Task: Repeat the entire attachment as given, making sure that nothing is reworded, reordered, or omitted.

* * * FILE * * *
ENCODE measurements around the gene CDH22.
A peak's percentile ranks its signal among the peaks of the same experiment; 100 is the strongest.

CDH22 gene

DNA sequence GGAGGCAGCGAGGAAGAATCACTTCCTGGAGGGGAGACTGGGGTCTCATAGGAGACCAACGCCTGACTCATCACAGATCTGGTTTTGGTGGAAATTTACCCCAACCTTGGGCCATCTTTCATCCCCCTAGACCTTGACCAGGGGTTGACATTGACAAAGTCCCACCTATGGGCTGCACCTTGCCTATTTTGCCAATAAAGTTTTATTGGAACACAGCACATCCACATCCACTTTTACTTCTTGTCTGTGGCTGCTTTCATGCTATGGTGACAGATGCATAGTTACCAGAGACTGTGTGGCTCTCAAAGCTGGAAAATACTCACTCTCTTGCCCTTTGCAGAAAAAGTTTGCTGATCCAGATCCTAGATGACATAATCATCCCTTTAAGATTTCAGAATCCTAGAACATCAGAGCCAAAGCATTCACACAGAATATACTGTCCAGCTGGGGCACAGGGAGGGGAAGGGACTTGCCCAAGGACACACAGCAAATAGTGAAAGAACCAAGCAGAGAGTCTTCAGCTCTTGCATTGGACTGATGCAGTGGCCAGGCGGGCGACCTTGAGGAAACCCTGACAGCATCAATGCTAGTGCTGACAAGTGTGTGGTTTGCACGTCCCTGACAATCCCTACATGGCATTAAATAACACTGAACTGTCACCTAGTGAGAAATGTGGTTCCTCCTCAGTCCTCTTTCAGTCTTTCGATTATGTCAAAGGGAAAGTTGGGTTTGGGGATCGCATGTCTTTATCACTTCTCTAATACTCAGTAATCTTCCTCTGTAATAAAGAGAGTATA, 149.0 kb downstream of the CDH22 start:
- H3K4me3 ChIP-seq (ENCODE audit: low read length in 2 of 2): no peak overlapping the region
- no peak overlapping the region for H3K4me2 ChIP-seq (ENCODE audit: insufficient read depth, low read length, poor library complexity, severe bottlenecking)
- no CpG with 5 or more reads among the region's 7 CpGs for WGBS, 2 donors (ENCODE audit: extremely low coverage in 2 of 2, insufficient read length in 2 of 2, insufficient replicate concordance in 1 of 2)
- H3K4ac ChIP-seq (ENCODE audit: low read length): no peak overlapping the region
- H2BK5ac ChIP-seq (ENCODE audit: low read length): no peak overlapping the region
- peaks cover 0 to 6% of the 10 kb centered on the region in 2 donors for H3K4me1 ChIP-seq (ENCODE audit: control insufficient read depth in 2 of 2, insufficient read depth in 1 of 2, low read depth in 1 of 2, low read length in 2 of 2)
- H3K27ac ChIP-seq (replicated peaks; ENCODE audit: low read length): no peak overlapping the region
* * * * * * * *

ENCODE measurements around the gene CDH22.
A peak's percentile ranks its signal among the peaks of the same experiment; 100 is the strongest.

CDH22 gene

DNA sequence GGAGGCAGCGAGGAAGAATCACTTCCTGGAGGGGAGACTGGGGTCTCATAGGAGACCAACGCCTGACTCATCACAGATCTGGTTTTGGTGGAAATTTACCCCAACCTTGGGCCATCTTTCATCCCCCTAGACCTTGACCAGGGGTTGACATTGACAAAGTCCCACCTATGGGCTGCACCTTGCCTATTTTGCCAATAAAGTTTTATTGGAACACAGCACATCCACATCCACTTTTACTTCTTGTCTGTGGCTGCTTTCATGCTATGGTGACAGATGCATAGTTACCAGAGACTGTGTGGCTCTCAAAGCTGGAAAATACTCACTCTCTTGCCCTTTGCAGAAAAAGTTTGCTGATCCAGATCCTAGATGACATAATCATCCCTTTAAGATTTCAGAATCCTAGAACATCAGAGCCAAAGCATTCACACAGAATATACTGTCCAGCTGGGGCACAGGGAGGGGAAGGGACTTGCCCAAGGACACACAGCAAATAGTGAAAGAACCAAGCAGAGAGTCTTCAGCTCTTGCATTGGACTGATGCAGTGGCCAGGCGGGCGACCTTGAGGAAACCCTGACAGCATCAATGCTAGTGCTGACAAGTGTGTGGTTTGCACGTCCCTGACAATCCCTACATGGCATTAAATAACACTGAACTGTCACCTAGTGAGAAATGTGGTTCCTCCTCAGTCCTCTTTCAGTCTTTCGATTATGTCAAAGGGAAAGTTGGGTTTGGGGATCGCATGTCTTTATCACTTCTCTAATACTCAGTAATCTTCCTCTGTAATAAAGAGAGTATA, 149.0 kb downstream of the CDH22 start:
- H3K4me3 ChIP-seq (ENCODE audit: low read length in 2 of 2): no peak overlapping the region
- no peak overlapping the region for H3K4me2 ChIP-seq (ENCODE audit: insufficient read depth, low read length, poor library complexity, severe bottlenecking)
- no CpG with 5 or more reads among the region's 7 CpGs for WGBS, 2 donors (ENCODE audit: extremely low coverage in 2 of 2, insufficient read length in 2 of 2, insufficient replicate concordance in 1 of 2)
- H3K4ac ChIP-seq (ENCODE audit: low read length): no peak overlapping the region
- H2BK5ac ChIP-seq (ENCODE audit: low read length): no peak overlapping the region
- peaks cover 0 to 6% of the 10 kb centered on the region in 2 donors for H3K4me1 ChIP-seq (ENCODE audit: control insufficient read depth in 2 of 2, insufficient read depth in 1 of 2, low read depth in 1 of 2, low read length in 2 of 2)
- H3K27ac ChIP-seq (replicated peaks; ENCODE audit: low read length): no peak overlapping the region